Background: Large segmental defects in bone do not heal well and present clinical challenges. This study investigated modulation of the mechanical environment as a means of improving bone healing in the presence of bone morphogenetic protein (BMP)-2. Although the influence of mechanical forces on the healing of fractures is well established, no previous studies, to our knowledge, have described their influence on the healing of large segmental defects. We hypothesized that bone-healing would be improved by initial, low-stiffness fixation of the defect, followed by high-stiffness fixation during the healing process. We call this reverse dynamization.
Methods: A rat model of a critical-sized femoral defect was used. External fixators were constructed to provide different degrees of stiffness and, importantly, the ability to change stiffness during the healing process in vivo. Healing of the critical-sized defects was initiated by the implantation of 11 μg of recombinant human BMP (rhBMP)-2 on a collagen sponge. Groups of rats receiving BMP-2 were allowed to heal with low, medium, and high-stiffness fixators, as well as under conditions of reverse dynamization, in which the stiffness was changed from low to high at two weeks. Healing was assessed at eight weeks with use of radiographs, histological analysis, microcomputed tomography, dual x-ray absorptiometry, and mechanical testing.
Results: Under constant stiffness, the low-stiffness fixator produced the best healing after eight weeks. However, reverse dynamization provided considerable improvement, resulting in a marked acceleration of the healing process by all of the criteria of this study. The histological data suggest that this was the result of intramembranous, rather than endochondral, ossification.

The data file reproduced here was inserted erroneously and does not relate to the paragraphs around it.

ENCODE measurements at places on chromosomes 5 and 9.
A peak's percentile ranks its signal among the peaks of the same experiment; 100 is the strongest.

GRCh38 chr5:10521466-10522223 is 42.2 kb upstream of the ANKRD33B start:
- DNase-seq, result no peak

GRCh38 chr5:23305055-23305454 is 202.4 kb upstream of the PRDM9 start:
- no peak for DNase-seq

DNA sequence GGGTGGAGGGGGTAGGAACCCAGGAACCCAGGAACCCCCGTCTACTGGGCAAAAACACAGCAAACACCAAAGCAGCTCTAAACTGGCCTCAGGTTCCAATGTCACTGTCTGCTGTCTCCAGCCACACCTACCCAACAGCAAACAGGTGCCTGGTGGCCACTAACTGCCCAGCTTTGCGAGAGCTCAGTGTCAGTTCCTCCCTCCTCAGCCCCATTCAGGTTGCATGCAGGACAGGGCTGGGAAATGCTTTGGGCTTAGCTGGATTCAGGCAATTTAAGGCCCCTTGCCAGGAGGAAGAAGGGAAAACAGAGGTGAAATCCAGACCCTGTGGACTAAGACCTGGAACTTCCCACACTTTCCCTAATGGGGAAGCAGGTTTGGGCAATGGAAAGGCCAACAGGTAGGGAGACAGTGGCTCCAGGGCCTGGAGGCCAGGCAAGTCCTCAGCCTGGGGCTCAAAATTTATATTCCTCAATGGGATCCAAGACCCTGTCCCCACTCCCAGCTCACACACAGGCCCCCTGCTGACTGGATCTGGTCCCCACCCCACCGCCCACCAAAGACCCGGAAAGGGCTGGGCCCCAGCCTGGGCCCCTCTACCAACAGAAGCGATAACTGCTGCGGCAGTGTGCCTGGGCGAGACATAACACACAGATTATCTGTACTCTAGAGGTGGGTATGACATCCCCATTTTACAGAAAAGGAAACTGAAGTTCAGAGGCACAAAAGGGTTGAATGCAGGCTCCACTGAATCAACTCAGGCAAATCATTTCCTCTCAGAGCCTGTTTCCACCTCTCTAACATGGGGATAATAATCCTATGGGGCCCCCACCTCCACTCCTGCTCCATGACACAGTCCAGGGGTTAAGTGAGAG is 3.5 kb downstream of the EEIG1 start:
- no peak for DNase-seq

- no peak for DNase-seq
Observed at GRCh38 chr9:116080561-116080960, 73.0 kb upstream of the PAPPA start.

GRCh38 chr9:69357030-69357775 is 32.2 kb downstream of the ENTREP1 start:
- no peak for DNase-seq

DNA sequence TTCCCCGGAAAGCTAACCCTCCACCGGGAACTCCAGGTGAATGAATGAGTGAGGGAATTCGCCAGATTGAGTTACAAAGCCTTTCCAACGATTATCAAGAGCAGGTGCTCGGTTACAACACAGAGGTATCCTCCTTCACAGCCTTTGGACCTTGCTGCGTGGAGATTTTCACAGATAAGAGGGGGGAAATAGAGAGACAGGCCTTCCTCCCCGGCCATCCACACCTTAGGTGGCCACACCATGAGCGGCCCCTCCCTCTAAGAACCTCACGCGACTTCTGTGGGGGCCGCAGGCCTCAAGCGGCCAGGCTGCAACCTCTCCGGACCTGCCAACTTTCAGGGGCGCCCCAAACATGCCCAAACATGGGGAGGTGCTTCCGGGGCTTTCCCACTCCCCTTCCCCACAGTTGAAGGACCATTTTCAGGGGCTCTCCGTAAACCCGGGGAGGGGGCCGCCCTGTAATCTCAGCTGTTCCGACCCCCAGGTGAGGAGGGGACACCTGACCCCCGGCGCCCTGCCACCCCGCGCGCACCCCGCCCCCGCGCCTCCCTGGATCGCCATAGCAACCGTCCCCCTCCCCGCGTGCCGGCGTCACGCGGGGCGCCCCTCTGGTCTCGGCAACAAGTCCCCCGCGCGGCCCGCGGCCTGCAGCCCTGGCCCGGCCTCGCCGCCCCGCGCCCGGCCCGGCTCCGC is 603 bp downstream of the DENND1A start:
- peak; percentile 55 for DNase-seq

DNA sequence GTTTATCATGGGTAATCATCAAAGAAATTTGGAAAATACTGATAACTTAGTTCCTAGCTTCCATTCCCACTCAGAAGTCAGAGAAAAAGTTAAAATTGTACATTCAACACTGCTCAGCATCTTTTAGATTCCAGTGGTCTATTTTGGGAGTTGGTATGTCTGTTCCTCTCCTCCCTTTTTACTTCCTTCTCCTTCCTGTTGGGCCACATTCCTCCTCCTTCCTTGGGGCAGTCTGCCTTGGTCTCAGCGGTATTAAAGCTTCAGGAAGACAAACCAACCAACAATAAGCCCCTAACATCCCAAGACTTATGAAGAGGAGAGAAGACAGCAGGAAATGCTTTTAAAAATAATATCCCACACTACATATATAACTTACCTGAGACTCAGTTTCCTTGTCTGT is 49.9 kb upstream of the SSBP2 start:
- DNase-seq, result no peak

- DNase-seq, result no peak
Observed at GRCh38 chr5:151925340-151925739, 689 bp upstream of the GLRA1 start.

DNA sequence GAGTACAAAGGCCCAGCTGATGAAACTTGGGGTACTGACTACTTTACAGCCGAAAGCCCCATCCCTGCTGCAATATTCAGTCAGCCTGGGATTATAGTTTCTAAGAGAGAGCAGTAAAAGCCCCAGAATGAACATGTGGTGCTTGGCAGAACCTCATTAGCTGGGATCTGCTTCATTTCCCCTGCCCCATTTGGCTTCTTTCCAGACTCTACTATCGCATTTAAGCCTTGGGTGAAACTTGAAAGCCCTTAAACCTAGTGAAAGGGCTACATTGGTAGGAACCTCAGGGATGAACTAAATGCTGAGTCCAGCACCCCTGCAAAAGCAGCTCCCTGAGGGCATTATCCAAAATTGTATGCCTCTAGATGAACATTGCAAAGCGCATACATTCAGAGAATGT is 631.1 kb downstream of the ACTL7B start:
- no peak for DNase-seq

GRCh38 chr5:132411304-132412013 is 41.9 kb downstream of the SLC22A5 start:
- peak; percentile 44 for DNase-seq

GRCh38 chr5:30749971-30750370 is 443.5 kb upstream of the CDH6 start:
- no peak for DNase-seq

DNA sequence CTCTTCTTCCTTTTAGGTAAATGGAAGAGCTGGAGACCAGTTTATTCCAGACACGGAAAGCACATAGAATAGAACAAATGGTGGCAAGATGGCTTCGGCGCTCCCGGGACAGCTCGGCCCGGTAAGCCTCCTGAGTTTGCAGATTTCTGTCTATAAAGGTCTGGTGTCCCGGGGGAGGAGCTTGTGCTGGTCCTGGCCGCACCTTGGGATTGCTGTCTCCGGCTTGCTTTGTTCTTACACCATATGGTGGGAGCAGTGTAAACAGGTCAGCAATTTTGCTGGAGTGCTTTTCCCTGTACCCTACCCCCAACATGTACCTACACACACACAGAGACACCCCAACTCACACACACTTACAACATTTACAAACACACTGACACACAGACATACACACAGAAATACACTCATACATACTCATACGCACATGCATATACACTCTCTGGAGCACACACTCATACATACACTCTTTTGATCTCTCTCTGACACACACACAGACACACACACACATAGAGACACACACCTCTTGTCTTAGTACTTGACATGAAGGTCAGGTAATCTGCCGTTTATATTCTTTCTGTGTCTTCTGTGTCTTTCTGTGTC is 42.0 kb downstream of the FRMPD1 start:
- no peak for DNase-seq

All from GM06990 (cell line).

Conclusions: Reverse dynamization accelerated healing in the presence of BMP-2 in the rat femur and is worthy of further investigation as a means of improving the healing of large segmental bone defects.
Clinical Relevance: These data provide the basis of a novel, simple, and inexpensive way to improve the healing of critical-sized defects in long bones. Reverse dynamization may also be applicable to other circumstances in which bone-healing is problematic.
1Center for Advanced Orthopaedic Studies, Beth Israel Deaconess Medical Center, Harvard Medical School, 330, Brookline Avenue, RN-115, Boston, MA 02215. E-mail address for V. Glatt: firstname.lastname@example.org
2Harvard Orthopaedic Trauma Service, Harvard Medical School, Massachusetts General Hospital, 55 Fruit Street, Boston, MA 02114
3Division of Comparative Medicine, Massachusetts Institute of Technology, Building 16, Room 825, 77 Massachusetts Avenue, Cambridge, MA 02139
4Department of Orthopaedic Surgery, Warwick University Medical School, Coventry CV4 7AL, United Kingdom